After Seven Years of Hosting Comedy Central’s News Satire Program The Daily Show, Current Front-Man Trevor Noah Announces He Will Vacate His Post and the Race is on For a Replacement

Trevor Noah: Seven Year Reign on Daily Show

For the last seven years, South African comedian, writer, producer, political commentator and actor has been hosting the fake news on Comedy Central's long running program The Daily Show.

The Emmy and Peabody Award winning satire sharply lampoons the day's top headlines. In October 2022, Emmy Award winning host Noah announced that he is stepping down for a variety of reasons.

Noah’s Announcement Shocks the TV Networks

Trevor Noah’s announcement apparently came as a surprise to network executives who presumed Noah would stay at the helm for at least another couple of years.

The Born A Crime author and activist claimed earnestly that the demanding production schedule has prevented him from other things he desperately misses: learning new languages, traveling abroad, and doing live stand-up.

Apparently his 8-figure deal wasn’t incentive enough to keep him behind the desk. While his departure is imminent, no specific date has been announced. Noah hopes to close this professional chapter by the end of the year.

Filling Trevor Noah’s Daily Shoes

Without much time to fill the high profile post, Comedy Central may look to current correspondents on the program like Ronny Chieng, Michael Kosta, Desi Lydic, Dulce Sloan or Roy Wood Jr. After all, Noah himself was promoted from Senior International Correspondent, a position he had held since he joined the show in 2014.

However, don’t count out other more recognizable names who were evidently being considered to replace John Stewart back in 2014.

Potential John Stewart Replacements From 2014 Re-Emerge in 2022

Once Noah had been officially announced as Stewart’s replacement, sources revealed that Amy Schumer, Louis C.K., Chris Rock and Amy Poehler had each been approached for the gig but for various reasons, they all turned it down.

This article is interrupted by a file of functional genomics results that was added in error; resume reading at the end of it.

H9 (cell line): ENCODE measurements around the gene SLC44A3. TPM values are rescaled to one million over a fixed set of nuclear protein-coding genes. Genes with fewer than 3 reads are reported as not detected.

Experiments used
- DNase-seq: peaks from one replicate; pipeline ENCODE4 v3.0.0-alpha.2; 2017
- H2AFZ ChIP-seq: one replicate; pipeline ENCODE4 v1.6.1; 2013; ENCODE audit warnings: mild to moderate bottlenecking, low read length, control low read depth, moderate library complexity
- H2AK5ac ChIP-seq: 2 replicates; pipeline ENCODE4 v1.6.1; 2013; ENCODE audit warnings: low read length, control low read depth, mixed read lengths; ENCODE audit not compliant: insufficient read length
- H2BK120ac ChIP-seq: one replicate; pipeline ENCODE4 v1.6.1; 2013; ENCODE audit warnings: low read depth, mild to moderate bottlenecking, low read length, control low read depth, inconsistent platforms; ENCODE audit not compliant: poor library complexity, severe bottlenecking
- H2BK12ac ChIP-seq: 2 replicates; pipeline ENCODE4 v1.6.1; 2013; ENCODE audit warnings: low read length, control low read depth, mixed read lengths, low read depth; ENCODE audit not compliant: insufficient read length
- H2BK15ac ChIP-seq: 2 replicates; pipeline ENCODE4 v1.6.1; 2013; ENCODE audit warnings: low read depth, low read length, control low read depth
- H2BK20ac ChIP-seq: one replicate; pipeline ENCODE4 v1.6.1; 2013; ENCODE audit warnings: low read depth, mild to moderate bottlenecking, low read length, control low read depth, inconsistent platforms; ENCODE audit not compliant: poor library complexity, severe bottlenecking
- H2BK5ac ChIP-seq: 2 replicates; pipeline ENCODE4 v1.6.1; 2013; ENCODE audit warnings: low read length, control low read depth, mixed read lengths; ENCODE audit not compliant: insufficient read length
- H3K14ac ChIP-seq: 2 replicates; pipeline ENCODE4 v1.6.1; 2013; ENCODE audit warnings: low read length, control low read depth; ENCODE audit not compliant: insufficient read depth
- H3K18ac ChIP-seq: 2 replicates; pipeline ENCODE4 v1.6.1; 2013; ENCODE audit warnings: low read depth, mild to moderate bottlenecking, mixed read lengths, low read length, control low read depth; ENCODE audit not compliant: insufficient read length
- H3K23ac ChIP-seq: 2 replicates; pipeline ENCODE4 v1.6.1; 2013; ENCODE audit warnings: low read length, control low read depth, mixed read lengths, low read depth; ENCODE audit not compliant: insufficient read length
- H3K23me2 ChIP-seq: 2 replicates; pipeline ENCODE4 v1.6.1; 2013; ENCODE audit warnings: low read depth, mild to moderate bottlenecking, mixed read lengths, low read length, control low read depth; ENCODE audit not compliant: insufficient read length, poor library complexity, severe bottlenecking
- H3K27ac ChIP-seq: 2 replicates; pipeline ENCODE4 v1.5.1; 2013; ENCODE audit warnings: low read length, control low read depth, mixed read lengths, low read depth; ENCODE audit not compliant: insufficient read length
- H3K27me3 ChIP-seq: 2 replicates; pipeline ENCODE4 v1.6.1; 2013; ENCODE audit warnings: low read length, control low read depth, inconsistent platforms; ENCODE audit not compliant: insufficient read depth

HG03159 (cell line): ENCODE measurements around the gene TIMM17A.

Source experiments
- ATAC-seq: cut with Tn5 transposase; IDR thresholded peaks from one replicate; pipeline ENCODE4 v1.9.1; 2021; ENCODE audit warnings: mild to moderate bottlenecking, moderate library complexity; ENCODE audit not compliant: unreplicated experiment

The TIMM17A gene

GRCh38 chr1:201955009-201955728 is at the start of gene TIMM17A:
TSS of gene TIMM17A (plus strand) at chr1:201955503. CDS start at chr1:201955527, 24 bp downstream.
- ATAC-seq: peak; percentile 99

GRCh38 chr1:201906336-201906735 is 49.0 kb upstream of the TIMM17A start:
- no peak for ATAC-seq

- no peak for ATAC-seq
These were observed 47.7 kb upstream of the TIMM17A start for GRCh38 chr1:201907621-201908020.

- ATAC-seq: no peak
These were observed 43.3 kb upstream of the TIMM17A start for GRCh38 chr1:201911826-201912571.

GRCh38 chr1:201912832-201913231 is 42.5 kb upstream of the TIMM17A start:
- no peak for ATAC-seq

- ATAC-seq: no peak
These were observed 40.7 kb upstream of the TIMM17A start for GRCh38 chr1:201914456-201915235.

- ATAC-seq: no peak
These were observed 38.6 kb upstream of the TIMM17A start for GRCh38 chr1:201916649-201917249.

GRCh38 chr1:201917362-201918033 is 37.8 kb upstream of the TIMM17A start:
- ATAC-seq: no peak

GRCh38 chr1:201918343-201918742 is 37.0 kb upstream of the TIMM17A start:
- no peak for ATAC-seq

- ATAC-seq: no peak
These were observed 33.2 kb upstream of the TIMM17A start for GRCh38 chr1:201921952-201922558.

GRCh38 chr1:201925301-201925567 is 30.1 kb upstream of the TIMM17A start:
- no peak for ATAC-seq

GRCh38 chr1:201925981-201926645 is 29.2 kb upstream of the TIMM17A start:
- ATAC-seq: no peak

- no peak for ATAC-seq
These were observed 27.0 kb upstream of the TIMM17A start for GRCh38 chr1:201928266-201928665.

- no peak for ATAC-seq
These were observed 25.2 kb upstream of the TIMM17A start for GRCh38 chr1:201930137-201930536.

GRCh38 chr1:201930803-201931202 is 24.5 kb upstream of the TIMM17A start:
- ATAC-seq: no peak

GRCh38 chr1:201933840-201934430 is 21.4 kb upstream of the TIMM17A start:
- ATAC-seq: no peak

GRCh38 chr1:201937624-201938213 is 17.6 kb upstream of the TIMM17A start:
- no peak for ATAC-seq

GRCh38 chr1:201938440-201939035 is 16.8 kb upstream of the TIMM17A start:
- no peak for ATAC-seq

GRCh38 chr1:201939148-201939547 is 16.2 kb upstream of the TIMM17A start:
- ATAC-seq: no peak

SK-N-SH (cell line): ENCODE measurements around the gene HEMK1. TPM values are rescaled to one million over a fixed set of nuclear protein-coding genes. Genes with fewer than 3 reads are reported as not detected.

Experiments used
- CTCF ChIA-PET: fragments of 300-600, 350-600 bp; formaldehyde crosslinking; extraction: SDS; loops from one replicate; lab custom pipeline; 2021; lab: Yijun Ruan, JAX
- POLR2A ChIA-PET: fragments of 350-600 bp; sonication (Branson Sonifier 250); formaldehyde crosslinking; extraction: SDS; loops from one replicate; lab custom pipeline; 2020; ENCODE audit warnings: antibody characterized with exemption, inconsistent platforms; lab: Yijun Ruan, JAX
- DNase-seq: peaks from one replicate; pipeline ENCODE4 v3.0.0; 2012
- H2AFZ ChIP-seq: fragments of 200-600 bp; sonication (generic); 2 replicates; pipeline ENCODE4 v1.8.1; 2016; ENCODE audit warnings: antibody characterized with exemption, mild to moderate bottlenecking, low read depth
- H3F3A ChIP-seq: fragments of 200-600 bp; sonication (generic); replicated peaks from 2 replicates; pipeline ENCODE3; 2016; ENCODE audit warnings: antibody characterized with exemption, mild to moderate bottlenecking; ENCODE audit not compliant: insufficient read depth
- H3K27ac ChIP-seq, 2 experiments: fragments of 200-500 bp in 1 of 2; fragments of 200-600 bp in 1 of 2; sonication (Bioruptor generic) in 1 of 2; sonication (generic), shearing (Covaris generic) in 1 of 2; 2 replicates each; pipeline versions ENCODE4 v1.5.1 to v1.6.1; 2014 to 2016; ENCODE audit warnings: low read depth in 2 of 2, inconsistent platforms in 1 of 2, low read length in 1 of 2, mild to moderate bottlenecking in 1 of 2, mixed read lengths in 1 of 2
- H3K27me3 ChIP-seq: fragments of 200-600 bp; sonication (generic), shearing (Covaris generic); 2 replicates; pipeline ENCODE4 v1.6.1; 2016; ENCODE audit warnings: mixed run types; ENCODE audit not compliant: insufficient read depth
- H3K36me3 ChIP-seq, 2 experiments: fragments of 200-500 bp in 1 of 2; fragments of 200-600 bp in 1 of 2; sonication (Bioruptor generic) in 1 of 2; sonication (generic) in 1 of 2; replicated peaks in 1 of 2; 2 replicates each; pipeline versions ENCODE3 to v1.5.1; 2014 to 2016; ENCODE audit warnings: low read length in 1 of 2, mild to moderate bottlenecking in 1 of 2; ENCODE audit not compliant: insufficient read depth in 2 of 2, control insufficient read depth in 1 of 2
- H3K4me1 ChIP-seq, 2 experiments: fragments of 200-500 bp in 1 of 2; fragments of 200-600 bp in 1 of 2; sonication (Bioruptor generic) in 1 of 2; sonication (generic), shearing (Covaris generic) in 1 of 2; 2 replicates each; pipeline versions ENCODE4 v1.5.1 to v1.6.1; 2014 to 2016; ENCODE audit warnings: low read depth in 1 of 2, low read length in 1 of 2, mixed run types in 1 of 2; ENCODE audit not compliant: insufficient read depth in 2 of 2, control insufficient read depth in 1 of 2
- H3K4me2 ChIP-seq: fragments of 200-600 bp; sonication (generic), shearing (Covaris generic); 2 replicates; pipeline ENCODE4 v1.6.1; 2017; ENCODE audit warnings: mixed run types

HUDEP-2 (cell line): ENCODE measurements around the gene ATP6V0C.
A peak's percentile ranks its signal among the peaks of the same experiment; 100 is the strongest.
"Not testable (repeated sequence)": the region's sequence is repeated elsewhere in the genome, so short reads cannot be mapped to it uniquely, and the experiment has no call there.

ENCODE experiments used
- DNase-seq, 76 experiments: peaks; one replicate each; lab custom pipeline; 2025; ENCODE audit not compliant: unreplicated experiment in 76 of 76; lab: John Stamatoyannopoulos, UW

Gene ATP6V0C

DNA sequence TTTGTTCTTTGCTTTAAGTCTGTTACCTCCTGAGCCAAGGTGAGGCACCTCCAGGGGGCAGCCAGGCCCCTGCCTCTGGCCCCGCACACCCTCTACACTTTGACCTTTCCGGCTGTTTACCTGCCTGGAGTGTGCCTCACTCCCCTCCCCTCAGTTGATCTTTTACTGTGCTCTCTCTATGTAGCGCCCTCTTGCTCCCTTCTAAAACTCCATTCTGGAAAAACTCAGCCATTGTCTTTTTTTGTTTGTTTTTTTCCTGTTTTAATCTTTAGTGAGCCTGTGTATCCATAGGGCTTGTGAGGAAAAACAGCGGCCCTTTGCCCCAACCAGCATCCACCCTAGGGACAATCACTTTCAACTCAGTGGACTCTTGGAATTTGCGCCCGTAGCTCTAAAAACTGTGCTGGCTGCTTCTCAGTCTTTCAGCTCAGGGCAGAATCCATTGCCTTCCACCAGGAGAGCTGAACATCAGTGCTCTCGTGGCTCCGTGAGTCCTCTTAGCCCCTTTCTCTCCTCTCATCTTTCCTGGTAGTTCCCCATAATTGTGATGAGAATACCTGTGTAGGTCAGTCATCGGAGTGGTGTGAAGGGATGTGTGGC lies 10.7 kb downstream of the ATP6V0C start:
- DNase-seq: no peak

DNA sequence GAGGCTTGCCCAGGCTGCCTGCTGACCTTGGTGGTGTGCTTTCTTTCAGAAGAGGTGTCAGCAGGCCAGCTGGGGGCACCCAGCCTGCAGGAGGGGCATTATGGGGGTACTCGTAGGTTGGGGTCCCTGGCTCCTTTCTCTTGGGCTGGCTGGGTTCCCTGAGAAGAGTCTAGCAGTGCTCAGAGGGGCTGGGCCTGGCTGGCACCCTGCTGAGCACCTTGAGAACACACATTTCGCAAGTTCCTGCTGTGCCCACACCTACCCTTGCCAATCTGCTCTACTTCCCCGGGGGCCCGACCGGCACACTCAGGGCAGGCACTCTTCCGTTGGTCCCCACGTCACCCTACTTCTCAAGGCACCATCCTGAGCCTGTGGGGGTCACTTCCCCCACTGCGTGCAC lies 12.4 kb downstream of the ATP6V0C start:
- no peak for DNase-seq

Perhaps one of them will reconsider and show interest in taking over for Noah when he leaves, though all bets on Louis C.K. even making the long list are certainly off due to his checkered past.

A New Daily Show Hostess?

If The Daily Show decides to break ranks and hire a female, Samantha Bee, whose TBS show Full Frontal was just unceremoniously canceled, feels like the obvious frontrunner. As a former Daily Show correspondent herself, the learning curve would be gentle, providing for a seamless transition.

Amber Ruffin, currently a writer on Late Night with Seth Meyers also seems to be a logical choice. But with her own eponymous comedy series on Peacock and a Broadway musical opening in a couple of months— she’s the bookwriter for the adaptation of Some Like It Hot— the timing may not be right.

From Craig Kilborn to John Stewart to Trevor Noah

Trevor Noah replaced John Stewart in 2015, whose tenure at the parody cable mainstay had seemingly run its course. Stewart, like Noah, had other professional and personal pursuits in mind. And although the show existed prior to Stewart, he certainly put it on the mainstream cultural radar in a more amplified way.

Comedian Craig Kilborn, who hosted The Daily Show from 1996-1998, focused more on pop culture than the hard-hitting political skewering made famous by Stewart and his cohort.

Notable correspondents during Stewart’s reign include Steve Carell, Michael Che, Josh Gad, Ed Helms, Olivia Munn, John Oliver and current Late Show host Stephen Colbert. However, Stewart was sometimes taken to task for not pressing his guests harder during interviews.

The Daily Show: Ratings and Emmys

The Daily Show remains Comedy Central’s longest running program and has won 24 Primetime Emmy Awards to date.

At the very start of Noah's tenure post (John Stewart), ratings declined by about 37 percent. Over the years, they gradually increased, only to once again fall. The show hit its lowest ratings in 15 years in 2020.

Viewership will likely rise as Trevor Noah prepares to close out his term.